A high student was forced to leave school because an assistant principal found his Captain America costume to be "offensive." See Example( s )

Collected via Instagram, February 2015

Today my brother went to school dressed as captain America for spirit week "movie day" and was harrassed so badly by the assistant principal over his "offensive" costume and his motives for wearing it He ended up leaving school. They confiscated his original wwII helmet, canteen, first aid pouch belt, and suspenders. Has a huge history buff and captain America is his favorite. He put a ton of work into making sure his outfit was pretty darn perfect and authentic. If captain America is offensive to you you should probably leave America. #avengers #captainamerica #theworldtoday
Mostly False


Mostly False


Rondout Valley High School student Steven Snyder's Captain America costume caught the eye of school administrators due to its inclusion of a prohibited ammunition belt.


The school deemed a Captain America costume (or patriotism in general) to be "offensive."


On 8 February 2016, Facebook user “Keli Marie” published the above-reproduced image and comment to Facebook and Instagram. According to her post, her brother had dressed as Captain America for a school movie day during “spirit week” and “was harrassed so badly by the assistant principal over his ‘offensive’ costume and his motives for wearing it” that he opted to leave school early.

Keli Marie’s comments omitted a number of crucial details about the specifics of her claim, such as when and where the incident occurred, what the purportedly “harassing” actions of the assistant principal were, and the circumstances under which the depicted young man left campus without incurring penalties for cutting classes. Others users commenting on the photograph indicated that the school in question was Rondout Valley High School in Accord, New York and pointed out that school “spirit week” typically took place around the September/October timeframe, not February.

The post also provided no explanation about why a Captain America costume would have deemed “offensive” by the school’s vice-principal (or anyone else), although some commenters inferred that a lack of patriotism was the source of the administrator’s purported ire:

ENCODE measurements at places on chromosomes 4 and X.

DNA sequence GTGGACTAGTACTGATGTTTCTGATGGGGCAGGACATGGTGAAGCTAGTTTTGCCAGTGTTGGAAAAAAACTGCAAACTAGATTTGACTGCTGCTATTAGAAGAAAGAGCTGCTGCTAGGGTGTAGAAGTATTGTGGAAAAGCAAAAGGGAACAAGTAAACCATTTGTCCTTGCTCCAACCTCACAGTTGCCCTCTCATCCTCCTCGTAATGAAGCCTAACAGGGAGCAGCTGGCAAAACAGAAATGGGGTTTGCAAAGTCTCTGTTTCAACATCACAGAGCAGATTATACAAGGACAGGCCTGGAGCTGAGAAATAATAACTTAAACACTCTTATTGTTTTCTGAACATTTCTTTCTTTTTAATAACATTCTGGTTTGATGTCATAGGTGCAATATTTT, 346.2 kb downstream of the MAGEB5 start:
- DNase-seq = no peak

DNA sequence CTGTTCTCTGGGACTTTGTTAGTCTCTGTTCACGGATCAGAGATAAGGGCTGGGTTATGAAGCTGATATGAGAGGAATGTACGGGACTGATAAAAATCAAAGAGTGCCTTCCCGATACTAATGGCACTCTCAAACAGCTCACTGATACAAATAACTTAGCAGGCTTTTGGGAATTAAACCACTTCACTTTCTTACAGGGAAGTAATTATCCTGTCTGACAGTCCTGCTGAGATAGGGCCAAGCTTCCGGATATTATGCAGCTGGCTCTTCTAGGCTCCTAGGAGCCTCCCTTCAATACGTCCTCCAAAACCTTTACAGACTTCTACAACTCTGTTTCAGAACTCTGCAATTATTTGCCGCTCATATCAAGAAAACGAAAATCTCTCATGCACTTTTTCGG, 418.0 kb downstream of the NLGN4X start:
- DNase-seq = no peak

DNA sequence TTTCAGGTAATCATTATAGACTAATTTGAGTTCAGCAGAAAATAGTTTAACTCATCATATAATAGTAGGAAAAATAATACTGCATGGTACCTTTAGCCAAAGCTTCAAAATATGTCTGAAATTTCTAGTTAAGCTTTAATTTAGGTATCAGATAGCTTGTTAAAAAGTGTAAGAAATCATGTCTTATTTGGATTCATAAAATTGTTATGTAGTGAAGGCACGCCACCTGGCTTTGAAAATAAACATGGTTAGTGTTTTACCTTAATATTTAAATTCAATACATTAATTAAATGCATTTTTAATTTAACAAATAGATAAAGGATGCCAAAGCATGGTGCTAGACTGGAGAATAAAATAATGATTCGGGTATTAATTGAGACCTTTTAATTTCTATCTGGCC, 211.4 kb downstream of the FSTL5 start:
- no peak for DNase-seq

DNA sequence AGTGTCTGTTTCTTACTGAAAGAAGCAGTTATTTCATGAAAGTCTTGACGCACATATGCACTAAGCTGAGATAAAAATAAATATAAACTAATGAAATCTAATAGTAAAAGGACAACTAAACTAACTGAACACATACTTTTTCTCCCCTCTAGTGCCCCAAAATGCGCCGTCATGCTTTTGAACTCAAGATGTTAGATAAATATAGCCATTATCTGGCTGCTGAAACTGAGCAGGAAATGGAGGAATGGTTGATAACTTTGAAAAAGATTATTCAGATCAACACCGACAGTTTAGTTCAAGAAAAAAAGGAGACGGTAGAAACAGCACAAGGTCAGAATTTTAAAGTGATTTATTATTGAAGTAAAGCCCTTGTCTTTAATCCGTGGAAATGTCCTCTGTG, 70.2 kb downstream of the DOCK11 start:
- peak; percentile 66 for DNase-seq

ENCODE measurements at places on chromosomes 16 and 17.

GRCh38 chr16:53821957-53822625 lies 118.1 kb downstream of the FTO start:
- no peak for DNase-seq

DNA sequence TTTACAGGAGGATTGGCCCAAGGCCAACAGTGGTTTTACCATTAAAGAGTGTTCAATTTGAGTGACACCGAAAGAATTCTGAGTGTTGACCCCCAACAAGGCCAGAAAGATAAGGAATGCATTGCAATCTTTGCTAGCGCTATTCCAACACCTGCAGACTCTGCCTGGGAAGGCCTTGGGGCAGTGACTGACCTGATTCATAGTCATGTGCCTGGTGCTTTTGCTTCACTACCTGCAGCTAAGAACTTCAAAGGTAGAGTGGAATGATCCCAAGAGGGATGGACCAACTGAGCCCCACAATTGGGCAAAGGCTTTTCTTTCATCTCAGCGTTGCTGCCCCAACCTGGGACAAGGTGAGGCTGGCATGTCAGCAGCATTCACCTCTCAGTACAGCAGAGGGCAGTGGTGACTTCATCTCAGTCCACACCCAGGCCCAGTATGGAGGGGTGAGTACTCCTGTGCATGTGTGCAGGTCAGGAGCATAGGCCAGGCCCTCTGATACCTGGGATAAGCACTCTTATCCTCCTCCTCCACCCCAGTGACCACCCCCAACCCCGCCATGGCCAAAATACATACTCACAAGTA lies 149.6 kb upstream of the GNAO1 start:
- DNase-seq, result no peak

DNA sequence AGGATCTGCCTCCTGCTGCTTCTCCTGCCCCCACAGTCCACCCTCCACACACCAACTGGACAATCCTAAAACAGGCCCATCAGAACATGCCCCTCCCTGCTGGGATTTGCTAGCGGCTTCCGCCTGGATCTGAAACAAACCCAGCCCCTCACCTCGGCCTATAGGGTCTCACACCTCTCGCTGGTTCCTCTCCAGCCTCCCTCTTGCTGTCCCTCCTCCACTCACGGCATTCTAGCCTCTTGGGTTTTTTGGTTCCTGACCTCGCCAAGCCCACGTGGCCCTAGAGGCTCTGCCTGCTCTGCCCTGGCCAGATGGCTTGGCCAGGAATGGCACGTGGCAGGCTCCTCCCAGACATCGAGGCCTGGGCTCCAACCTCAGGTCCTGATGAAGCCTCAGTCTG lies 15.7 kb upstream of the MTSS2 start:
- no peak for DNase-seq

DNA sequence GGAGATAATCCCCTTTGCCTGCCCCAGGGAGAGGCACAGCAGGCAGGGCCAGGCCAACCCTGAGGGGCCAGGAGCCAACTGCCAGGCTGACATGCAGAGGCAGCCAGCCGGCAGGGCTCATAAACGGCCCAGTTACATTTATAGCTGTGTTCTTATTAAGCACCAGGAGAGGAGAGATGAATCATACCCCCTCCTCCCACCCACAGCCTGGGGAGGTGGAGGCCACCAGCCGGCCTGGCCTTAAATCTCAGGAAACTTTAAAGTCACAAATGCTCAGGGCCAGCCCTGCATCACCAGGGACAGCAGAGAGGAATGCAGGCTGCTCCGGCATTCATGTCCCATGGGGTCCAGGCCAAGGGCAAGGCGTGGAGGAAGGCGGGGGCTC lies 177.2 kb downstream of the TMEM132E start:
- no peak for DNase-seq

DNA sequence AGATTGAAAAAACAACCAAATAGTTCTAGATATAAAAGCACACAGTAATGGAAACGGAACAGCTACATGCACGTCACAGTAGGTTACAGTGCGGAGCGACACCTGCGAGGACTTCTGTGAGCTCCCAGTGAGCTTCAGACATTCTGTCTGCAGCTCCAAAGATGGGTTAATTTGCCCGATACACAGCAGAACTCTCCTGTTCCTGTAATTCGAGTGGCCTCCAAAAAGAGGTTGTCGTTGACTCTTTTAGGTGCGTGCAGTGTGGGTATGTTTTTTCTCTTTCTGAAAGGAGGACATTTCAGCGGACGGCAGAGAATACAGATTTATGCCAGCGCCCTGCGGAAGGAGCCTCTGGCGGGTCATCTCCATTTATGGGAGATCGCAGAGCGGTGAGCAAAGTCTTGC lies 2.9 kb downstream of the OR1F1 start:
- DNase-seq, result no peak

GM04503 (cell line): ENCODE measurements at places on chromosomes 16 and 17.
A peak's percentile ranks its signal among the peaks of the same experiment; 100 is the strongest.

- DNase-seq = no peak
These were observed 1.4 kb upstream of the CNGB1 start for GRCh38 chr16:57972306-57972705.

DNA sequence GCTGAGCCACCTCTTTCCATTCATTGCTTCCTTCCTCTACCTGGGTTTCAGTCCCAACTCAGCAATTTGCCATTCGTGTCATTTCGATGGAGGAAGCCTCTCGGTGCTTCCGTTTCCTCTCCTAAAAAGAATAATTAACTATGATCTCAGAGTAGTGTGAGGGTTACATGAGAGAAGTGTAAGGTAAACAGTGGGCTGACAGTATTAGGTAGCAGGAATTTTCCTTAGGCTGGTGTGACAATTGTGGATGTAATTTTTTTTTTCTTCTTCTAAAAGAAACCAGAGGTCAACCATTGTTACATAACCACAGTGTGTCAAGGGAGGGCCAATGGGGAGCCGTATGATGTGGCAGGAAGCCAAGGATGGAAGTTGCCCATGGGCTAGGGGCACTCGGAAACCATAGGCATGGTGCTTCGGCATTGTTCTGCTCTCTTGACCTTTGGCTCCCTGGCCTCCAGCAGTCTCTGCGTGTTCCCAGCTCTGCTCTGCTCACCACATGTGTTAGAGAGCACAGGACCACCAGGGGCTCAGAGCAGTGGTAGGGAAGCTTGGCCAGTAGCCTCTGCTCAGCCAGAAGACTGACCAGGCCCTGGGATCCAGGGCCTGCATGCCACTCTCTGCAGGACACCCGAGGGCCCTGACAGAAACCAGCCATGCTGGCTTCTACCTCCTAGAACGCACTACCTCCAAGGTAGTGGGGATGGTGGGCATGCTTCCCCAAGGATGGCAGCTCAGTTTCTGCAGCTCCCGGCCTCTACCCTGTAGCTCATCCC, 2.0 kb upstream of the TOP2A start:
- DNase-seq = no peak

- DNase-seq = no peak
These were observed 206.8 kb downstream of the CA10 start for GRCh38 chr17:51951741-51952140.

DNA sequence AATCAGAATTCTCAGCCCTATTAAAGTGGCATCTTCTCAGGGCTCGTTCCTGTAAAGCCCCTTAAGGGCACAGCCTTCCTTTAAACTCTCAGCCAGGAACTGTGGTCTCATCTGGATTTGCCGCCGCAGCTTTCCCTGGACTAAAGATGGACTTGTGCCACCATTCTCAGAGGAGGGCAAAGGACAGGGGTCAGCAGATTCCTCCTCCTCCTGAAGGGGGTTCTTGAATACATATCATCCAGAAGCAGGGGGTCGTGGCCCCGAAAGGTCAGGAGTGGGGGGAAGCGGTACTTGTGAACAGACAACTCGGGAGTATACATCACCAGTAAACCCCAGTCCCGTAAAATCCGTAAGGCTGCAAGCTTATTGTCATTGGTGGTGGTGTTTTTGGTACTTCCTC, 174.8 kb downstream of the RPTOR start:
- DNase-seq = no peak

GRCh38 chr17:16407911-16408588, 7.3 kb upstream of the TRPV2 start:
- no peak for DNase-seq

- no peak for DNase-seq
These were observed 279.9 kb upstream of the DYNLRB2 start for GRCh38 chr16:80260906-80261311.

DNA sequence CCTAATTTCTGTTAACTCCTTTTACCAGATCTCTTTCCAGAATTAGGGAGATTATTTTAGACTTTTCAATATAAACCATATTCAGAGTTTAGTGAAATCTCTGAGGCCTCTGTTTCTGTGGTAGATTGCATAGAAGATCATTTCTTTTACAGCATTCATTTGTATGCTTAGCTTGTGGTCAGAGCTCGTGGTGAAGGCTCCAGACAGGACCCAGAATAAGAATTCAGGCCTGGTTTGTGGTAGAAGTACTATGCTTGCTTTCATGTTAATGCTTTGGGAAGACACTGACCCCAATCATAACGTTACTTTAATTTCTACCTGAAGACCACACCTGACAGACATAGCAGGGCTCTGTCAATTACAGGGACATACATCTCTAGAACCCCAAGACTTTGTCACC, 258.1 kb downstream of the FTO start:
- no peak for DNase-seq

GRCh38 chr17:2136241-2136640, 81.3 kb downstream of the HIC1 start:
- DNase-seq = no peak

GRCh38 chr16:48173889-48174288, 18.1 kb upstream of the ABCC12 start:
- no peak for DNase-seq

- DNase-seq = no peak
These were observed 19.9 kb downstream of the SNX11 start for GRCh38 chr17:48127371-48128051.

That vice principal. Spread his name in shame over the internet
Kick his commie ISIS loving ass out of our country.
Exercise your First Amendment rights that he despises and protest outside his front door.
I cant believe this. This must be a scam post

An IHeartRadio blog identified the young man in question as Rondout Valley High School senior Steven Snyder and provided a bit more information obtained from Snyder’s sister. Among the details that were not included in the original, more popular, post were information about a violation of school rules involving contraband and a possible date for the incident (8 February 2016):

What I know as of now is his assistant principal called him into the office and used a prior time involving WWII gear to harass himabout his attire Monday. We somewhat understand his belt being a problem, it was empty and though to the general public it just looks like cargo pockets it is a WWII surplus belt used for many things including ammunition so we understand it is weapon related. However there was no reason for taking his helmet (the best answer given was it was real metal and hard), suspenders, or canteen. He was also made to show/empty his pockets and show and explain the shirt under his jacket (an under armor captain America shirt). He’s a senior and a good kid who really does embody the ideals of Captain America.

This statement shed a bit more light on the situation: the young man had apparently locked horns with administrators over the his “WWII gear” before, and the items confiscated evidently looked like weaponry.

We contacted Rondout Valley High School for additional information on the claim, and Superintendent Rosario Agostaro returned our call on 10 February 2016. Agostaro stated that he was well-acquainted with the student in question, repeatedly describing him as a “good kid” and relaying information about instances in which Snyder behaved admirably.

However, Agostaro told us that the district had received several threats during the 2015-2016 school year and as a result was forced to adopt a stringent policy with respect to weapons and ammunition. Agostaro said that the teen’s costume wasn’t of the modern Captain America type: it was a replica of a uniform used in World War II-era scenes in one of the Captain America films and included a replica ammunition belt that violated school policy concerning weapon-related items on school grounds.

As for the other parts of the costume, Agostaro said he was not sure what items were initially confiscated from Snyder, but he affirmed that all the student’s possessions had been promptly returned to him. He also confirmed that no disciplinary measures were taken against Snyder (at the time of the incident or later); if Snyder left school during class hours, it wasn’t because he was ordered to go home.

So while it might be fair to say that the teen’s Captain America-related costume was deemed inappropriate school wear, it was not because any school administrators were offended by the Captain America character or the sense of patriotism he represents. The administrator involved with the issue described himself as a big Captain America fan and confirmed that the sole problem with Snyder’s costume was its inclusion of a replica ammunition belt.

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